# Check if this file is being executed or sourced.
# If not running in Pigweed's automated testing infrastructure the
# SWARMING_BOT_ID check is unnecessary.
if [ -n "$SWARMING_BOT_ID" ]; then
  # If set we're running on swarming and don't need this check.
elif [ -n "$ZSH_EVAL_CONTEXT" ]; then
  case $ZSH_EVAL_CONTEXT in *:file) _pw_sourced=1;; esac
elif [ -n "$KSH_VERSION" ]; then
  [ "$(cd $(dirname -- $0) && pwd -P)/$(basename -- $0)" != \
    "$(cd $(dirname -- ${.sh.file}) && pwd -P)/$(basename -- ${.sh.file})" ] \
    && _pw_sourced=1
elif [ -n "$BASH_VERSION" ]; then
  (return 0 2>/dev/null) && _pw_sourced=1
else  # All other shells: examine $0 for known shell binary filenames
  # Detects `sh` and `dash`; add additional shell filenames as needed.
  case ${0##*/} in sh|dash) _pw_sourced=1;; esac

_pw_eval_sourced "$_pw_sourced"

Downstream Projects Using Different Packages

Projects depending on Pigweed but using additional or different packages should copy the Pigweed sample project’s and config.json and update the call to pw_bootstrap. Search for “downstream” for other places that may require changes, like setting the PW_ROOT and PW_PROJECT_ROOT environment variables. Explanations of parts of config.json are described here.


CIPD package file. JSON file consisting of a list of dictionaries with “path”, “platforms”, and “tags” keys. An example is below.

  "path": "infra/3pp/tools/go/${platform}",
  "platforms": [
  "tags": [

Target for installing Python packages. Downstream projects will need to create targets to install their packages or only use Pigweed Python packages.


The root directory of your GN build tree, relative to PW_PROJECT_ROOT. This is the directory your project’s .gn file is located in. If you’re only installing Pigweed Python packages, use the location of the Pigweed submodule.


By default environment setup will check that all submodules are present in the checkout. Any submodules in this list are excluded from that check.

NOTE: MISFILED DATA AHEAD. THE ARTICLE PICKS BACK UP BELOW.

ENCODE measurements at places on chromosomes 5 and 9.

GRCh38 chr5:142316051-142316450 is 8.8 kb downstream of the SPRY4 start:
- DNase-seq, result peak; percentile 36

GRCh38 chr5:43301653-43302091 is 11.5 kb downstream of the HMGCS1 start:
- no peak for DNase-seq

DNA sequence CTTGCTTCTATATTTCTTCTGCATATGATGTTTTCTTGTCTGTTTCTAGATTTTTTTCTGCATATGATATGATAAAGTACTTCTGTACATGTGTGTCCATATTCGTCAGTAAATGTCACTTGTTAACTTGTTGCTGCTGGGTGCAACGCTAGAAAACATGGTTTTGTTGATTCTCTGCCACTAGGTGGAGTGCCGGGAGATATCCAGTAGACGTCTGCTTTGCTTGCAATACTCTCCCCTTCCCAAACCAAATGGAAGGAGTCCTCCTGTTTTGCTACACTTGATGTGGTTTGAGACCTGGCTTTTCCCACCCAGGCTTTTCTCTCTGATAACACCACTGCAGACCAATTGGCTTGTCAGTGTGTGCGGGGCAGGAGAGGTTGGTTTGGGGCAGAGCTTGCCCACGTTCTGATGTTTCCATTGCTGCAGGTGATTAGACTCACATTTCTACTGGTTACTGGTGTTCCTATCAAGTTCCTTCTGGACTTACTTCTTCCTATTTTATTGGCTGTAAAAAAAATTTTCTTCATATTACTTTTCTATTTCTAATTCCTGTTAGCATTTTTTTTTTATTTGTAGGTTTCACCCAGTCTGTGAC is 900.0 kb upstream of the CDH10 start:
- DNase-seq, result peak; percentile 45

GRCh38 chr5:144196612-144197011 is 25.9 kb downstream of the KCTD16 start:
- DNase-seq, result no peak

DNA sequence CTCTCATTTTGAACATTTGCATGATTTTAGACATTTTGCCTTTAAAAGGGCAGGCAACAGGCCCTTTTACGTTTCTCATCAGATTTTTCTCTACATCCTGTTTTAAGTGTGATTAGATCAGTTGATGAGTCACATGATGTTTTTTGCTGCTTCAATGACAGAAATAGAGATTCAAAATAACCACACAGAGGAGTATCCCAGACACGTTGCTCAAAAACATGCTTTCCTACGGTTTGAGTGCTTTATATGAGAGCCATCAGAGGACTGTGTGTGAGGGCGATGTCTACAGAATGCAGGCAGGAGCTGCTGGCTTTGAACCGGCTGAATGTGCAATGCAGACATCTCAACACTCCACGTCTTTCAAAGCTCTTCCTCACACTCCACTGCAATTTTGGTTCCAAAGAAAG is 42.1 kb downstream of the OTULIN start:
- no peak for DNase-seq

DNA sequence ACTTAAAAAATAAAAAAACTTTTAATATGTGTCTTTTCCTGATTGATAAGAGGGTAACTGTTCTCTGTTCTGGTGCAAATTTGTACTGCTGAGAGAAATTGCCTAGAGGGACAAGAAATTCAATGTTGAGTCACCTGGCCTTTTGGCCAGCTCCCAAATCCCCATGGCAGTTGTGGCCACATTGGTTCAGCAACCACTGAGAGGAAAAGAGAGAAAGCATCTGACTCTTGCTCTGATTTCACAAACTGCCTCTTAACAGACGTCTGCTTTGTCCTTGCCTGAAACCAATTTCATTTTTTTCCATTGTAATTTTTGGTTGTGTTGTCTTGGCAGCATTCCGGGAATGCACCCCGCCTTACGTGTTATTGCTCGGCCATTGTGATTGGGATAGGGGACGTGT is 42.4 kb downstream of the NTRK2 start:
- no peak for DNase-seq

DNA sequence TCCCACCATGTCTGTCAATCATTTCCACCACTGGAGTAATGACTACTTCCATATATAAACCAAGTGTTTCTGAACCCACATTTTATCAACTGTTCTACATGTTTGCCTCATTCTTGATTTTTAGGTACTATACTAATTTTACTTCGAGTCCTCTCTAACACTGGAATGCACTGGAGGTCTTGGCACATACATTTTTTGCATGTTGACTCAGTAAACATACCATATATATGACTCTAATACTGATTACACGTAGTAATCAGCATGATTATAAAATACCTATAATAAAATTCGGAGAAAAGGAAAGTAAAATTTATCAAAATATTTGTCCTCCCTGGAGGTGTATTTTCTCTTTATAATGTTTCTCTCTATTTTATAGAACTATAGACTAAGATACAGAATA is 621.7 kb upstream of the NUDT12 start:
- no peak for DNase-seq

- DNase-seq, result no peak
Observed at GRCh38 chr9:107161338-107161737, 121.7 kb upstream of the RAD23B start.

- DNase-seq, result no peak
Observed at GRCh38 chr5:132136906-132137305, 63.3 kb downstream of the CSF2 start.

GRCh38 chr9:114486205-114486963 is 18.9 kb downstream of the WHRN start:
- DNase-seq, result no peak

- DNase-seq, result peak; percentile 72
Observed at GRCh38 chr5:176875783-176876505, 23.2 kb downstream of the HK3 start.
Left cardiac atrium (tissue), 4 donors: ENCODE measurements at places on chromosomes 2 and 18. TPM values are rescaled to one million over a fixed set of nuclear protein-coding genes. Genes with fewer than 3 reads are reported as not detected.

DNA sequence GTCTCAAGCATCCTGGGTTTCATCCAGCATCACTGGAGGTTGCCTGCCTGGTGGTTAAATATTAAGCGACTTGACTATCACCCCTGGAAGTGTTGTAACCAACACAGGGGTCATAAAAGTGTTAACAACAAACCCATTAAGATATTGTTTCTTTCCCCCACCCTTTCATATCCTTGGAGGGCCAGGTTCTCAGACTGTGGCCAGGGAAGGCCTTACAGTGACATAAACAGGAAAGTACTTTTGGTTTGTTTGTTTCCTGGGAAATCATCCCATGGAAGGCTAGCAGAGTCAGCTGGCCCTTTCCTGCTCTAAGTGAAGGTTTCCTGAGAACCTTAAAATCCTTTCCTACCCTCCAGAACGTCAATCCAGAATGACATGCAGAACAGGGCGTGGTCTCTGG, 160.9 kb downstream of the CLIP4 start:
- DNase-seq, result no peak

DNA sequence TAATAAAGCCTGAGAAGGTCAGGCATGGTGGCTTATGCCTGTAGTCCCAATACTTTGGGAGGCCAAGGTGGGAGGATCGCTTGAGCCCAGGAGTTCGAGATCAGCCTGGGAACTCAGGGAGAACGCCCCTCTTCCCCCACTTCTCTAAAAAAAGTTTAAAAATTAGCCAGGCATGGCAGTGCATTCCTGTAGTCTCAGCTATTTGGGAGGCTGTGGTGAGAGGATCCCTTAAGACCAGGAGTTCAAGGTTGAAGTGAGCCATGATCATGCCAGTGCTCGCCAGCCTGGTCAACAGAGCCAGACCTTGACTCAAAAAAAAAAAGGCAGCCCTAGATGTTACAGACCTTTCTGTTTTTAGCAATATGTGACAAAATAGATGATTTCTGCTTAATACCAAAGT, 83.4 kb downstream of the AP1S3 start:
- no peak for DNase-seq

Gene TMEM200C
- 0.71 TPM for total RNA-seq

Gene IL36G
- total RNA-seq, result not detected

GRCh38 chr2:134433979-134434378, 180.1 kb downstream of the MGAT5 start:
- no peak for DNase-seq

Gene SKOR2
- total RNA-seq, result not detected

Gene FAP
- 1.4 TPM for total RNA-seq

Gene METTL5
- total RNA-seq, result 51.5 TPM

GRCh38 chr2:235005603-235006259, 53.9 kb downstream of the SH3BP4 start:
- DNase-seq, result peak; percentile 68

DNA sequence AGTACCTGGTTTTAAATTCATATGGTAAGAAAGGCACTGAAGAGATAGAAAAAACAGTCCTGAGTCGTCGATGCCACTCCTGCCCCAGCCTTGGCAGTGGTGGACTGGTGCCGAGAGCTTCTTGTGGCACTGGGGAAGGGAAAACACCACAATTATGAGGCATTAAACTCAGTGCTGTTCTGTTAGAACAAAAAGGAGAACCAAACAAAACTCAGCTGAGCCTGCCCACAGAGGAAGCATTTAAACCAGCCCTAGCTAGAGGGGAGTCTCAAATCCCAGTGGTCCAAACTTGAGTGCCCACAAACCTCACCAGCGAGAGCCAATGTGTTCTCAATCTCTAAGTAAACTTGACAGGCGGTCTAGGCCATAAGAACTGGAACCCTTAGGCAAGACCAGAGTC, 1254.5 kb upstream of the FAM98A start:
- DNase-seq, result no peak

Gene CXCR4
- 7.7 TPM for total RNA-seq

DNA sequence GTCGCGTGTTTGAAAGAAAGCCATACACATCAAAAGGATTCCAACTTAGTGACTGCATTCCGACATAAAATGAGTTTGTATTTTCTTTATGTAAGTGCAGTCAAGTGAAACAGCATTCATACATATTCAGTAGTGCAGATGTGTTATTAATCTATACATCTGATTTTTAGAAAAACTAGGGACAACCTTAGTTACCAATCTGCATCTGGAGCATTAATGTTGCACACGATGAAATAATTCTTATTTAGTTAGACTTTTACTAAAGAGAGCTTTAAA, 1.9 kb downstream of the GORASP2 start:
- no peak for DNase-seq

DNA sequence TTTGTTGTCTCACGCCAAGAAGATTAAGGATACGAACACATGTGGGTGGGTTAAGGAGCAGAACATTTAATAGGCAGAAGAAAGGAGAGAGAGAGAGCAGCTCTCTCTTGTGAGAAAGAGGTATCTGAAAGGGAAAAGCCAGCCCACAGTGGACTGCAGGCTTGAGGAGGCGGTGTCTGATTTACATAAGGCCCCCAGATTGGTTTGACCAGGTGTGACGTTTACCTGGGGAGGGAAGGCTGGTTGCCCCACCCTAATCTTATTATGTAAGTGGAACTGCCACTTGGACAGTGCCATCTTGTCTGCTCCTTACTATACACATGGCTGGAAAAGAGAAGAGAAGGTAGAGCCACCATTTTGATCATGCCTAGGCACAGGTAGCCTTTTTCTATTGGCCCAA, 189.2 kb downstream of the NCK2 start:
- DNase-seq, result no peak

An example of a config file is below.

  "cipd_package_files": [
  "virtualenv": {
    "gn_root": ".",
    "gn_targets": [
  "optional_submodules": [

In case the CIPD packages need to be referenced from other scripts, variables like PW_${BASENAME}_CIPD_INSTALL_DIR point to the CIPD install directories, where ${BASENAME} is “PIGWEED” for “pigweed/pw_env_setup/py/pw_env_setup/cipd_setup/pigweed.json” and “LUCI” for “pigweed/pw_env_setup/py/pw_env_setup/cipd_setup/luci.json”. This example would set the following environment variables.




Environment Variables

The following environment variables affect env setup behavior. Most users will never need to set these.


Location of CIPD cache dir. Defaults to $HOME/.cipd-cache-dir.


If set, skip running pw doctor at end of bootstrap/activate. Intended to be used by automated tools but not interactively.


Python executable to be used, for example “python2” or “python3”. Defaults to “python”.


Location to which packages are installed. Defaults to .environment folder within the checkout root.


Disable the spinner during env setup. Intended to be used when the output is being redirected to a log.


Disables all non-error output.

Non-Shell Environments

If using this outside of bash—for example directly from an IDE or CI system—users can process the actions.json file that’s generated in the environment directory. It lists variables to set, clear, and modify. An example actions.json is shown below. The “append” and “prepend” actions are listed in the order they should be applied, so the <pigweed-root>/out/host/host_tools entry should be at the beginning of PATH and not in the middle somewhere.

    "modify": {
        "PATH": {
            "append": [],
            "prepend": [
            "remove": []
    "set": {
        "PW_PROJECT_ROOT": "<pigweed-root>",
        "PW_ROOT": "<pigweed-root>",
        "_PW_ACTUAL_ENVIRONMENT_ROOT": "<pigweed-root>/.environment",
        "PW_CIPD_INSTALL_DIR": "<pigweed-root>/.environment/cipd",
        "CIPD_CACHE_DIR": "/usr/local/google/home/mohrr/.cipd-cache-dir",
        "PW_PIGWEED_CIPD_INSTALL_DIR": "<pigweed-root>/.environment/cipd/pigweed",
        "PW_LUCI_CIPD_INSTALL_DIR": "<pigweed-root>/.environment/cipd/luci",
        "VIRTUAL_ENV": "<pigweed-root>/.environment/pigweed-venv",
        "PYTHONHOME": null,
        "__PYVENV_LAUNCHER__": null


The environment is set up by installing CIPD and Python packages in PW_ENVIRONMENT_ROOT or <checkout>/.environment, and saving modifications to environment variables in setup scripts in those directories. To support multiple operating systems this is done in an operating system-agnostic manner and then written into operating system-specific files to be sourced now and in the future when running instead of In the future these could be extended to C shell and PowerShell. A logical mapping of high-level commands to system-specific initialization files is shown below.

Mapping of high-level commands to system-specific commands.